When you think of startups, a few images immediately pop into mind. Work days that last until the early morning hours, obstacles to overcome the size of Texas, and enough empty energy drink cans to build a Sistine Chapel replica…and nearly to-scale. Our story at here at WebMovement (WMM) is no different.
The idea of starting my own web company has been something in the making for over a decade. When I was 14, I’d spend my hours in my parents’ basement working away on HTML sites and cracking open Flash MX books. I loved the idea behind being able to create something that businesses could use that’d be accessible at any given time. That companies could depend on me to provide the best visual representation of what they did in efforts to garner new business was a responsibility I knew I wanted to take on at an early age.
The road we’ve taken to build this company hasn’t been on smooth pavement by any means. While I couldn’t ask for a better business partner in Gary, there’ve been a few key milestones we’ve had to overcome that have challenged us to put WMM in the best possible position at all times.
Knowing When To Leap
Upon graduating college, I began working at an insurance company. It started out great; I was learning and progressing quickly, and was trusted with a number of responsibilities that I noticed many of my peers weren’t asked to take on. I’d find myself in front of my computer during week nights continuing to work on sites for friends and family. About six months into the job, Gary and I were introduced to a potential business partner, and decided that we were going to give this a conscious effort to push to grow our clientele base.
As the months ensued, I found myself getting noticeably more and more excited about heading home during lunch to answer my ‘other work’ emails and rushing back to my computer at night to continue working on our projects. When it reached a point where I was working into the early morning hours five days and week and most Saturdays, I knew that was my cue to exit stage left and give this startup thing a fair go. They say the real growth ends outside of your comfort zone, and while I had plenty of sleepless night thereafter, it’s been one of the best decisions to-date to continue building WMM to what it can truly become.
Knowing When To Merge
About a year ago, I began working on a contract-based project for a company in the Midwest. From day one, I was treated like a regular and couldn’t believe that work environments actually existed that people genuinely were excited each and every day they walked into the office to take on their projects. Everyone got along so well that I was waiting for their to be a catch to it all, but to my realization, they just legitimately cared at all levels.
Once I completed the project I signed on to do, I was asked soon after to join the team full-time. While a consistent salary sounded great (entrepreneurs, you know this is a major milestone we all strive to hit at some point in our grand business buildout), I couldn’t just leave what we had created here at the curb. The company then reproached the situation to acquire the WMM name and clients, leaving Gary and I working full time for this new company.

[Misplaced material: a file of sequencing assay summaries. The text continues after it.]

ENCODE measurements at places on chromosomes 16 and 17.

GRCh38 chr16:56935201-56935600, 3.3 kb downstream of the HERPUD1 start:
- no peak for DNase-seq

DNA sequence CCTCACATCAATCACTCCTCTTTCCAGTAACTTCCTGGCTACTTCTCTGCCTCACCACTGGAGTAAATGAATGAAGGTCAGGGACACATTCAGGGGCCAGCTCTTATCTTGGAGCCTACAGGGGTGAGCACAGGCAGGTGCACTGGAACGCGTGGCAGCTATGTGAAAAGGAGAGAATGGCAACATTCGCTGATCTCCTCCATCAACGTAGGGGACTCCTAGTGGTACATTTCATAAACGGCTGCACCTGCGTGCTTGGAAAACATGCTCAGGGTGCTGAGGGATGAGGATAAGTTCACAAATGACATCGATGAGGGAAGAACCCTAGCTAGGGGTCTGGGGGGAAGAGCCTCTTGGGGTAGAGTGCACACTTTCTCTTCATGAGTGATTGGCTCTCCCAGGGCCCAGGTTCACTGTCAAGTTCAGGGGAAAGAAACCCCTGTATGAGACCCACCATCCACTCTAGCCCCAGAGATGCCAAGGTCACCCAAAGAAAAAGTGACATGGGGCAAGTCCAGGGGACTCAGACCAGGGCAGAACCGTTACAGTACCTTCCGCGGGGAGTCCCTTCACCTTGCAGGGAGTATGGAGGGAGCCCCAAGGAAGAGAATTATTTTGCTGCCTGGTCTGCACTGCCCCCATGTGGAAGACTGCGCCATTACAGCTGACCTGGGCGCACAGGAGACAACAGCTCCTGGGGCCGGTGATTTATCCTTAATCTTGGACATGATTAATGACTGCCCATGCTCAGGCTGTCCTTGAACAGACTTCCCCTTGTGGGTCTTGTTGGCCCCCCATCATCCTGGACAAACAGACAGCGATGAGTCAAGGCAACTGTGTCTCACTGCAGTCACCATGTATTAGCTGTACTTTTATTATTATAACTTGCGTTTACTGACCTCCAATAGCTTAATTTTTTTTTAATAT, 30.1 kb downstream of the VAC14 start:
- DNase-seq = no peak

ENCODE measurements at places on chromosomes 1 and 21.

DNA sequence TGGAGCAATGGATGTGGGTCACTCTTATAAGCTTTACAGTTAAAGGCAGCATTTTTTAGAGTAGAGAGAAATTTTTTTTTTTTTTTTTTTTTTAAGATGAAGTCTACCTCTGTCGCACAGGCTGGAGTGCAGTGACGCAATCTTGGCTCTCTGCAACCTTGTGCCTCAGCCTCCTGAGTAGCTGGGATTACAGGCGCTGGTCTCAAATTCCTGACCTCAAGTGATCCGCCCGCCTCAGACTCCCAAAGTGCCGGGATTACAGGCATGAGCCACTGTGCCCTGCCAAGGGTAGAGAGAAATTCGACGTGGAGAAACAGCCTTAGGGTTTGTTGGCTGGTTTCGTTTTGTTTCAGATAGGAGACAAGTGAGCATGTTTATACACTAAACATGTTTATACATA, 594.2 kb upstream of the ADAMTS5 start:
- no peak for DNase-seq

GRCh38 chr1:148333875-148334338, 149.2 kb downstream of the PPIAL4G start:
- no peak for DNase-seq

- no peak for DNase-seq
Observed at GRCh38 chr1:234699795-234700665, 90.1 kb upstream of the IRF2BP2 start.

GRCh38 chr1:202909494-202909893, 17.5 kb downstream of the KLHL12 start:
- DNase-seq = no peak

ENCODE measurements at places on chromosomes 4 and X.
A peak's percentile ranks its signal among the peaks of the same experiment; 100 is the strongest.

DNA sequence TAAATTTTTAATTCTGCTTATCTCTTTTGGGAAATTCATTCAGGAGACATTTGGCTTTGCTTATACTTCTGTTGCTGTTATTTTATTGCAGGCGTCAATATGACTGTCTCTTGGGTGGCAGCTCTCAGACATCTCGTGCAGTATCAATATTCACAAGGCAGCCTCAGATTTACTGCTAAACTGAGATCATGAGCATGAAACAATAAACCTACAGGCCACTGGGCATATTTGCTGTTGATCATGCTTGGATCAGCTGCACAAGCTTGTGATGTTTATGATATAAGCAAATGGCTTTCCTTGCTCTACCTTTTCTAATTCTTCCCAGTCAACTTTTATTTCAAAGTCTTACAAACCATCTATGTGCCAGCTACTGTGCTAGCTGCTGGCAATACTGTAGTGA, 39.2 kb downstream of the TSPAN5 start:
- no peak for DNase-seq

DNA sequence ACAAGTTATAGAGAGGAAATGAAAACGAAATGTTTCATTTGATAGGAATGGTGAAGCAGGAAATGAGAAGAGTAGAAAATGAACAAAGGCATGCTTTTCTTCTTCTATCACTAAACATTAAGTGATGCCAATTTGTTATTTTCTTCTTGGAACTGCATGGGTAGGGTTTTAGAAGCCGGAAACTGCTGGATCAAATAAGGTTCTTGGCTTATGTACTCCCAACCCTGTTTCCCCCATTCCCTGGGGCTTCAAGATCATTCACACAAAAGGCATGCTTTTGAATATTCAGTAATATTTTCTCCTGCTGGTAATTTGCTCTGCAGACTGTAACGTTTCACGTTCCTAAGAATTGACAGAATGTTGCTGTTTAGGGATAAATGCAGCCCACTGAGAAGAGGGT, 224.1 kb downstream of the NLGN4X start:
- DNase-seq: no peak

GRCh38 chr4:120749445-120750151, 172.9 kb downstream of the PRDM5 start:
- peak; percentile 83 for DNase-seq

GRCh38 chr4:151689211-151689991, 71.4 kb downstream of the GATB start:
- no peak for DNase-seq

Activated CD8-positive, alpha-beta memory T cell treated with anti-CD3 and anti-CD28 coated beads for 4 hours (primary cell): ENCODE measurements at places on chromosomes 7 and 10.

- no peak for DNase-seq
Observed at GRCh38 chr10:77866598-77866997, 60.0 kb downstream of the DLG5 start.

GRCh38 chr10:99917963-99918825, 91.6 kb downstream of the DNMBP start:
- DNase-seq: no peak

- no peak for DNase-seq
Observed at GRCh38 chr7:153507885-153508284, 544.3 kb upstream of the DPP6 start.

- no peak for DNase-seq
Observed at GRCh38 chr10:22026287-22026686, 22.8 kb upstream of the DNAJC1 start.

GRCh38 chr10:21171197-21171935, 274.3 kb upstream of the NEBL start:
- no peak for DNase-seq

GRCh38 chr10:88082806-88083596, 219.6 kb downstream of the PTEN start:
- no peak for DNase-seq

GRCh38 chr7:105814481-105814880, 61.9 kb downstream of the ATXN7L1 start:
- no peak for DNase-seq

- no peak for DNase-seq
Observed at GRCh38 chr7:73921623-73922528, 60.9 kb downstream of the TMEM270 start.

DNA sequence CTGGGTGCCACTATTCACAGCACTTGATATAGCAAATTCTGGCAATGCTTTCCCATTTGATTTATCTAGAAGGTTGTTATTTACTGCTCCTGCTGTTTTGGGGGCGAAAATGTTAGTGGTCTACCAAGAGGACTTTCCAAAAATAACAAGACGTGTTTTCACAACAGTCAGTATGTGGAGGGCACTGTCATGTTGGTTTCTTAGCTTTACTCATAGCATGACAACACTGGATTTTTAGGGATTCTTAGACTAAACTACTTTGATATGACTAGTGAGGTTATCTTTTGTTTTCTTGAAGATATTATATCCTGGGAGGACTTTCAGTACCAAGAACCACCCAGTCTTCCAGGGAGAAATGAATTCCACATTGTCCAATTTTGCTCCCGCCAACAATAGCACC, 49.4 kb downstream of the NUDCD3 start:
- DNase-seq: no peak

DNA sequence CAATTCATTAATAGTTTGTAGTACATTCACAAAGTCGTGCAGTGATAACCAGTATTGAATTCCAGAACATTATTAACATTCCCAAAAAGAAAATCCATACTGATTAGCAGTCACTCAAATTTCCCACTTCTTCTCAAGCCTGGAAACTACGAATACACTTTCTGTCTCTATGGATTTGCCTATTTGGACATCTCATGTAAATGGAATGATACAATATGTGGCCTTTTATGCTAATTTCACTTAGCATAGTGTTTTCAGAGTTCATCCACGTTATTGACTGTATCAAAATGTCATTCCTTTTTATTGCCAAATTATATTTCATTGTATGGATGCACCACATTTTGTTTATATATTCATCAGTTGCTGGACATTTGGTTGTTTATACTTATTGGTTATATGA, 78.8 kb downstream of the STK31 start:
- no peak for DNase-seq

After learning more on how they wanted to merge and what that meant for us and the WMM name, our gut feeling told us that this wasn’t the way we were meant to go. We knew that we were growing by the week, the valuation wasn’t what we were hoping for, and the company was looking to bring us on as employees instead of empowering us as strategic partners. I can’t say every opportunity to merge isn’t fair, but for us and the particular position we were in, the decision to continue moving forward as is without merging was the most logical move. We took not only experience from the situation, but also found a new partner to refer certain clients to and we’ve continued building our relationship. I consider that a win!
Obstacles Are Inevitable
As we’ve grown, we’ve worked with a variety of contractors to assist with overall project development. Some of the support we’ve hired has been absolutely fantastic (see Kayla Johnson), some…well, let’s just chalk it up to a learning experience on both ends.
One thing we’ve definitely learned is that the slightest changes, if not properly communicated early enough, can lead to major changes in the budget, which likely could end up adding cost to the overall project, which undoubtedly leads to more money needed in order for the project to be completed.
At that point, the small adjustment has now officially turned into a potential deal breaker.
Know that there’s no detail to small too double check on, and arguably one of the most important rules to know is that there’s no limit on questions to ask. If you don’t know the answer to something, asking someone is one of the best ways of finding out. We’re also fortunate to be in a position in which we’re pulling away from utilizing contracted assistance and gearing more towards hiring full-time.
Every company, whether it be a Fortune 500 or a brand-spanking-new startup, began with someone having an idea and taking a chance. There’s no secret formula or one hour seminar that you can sit in that will provide you every answer to the questions you may have on starting or growing your venture, and truthfully, it makes things a bit more interesting along the way. What started out as a roller coaster of uncertainties, setbacks and successes, may have evened out a bit due to being a few grey hairs wiser, but the passion hasn’t skipped a beat.
I’ll always be that kid in the basement in front of his computer building websites, except now I get to do it on a daily basis and change people’s and company’s outcomes in the process!.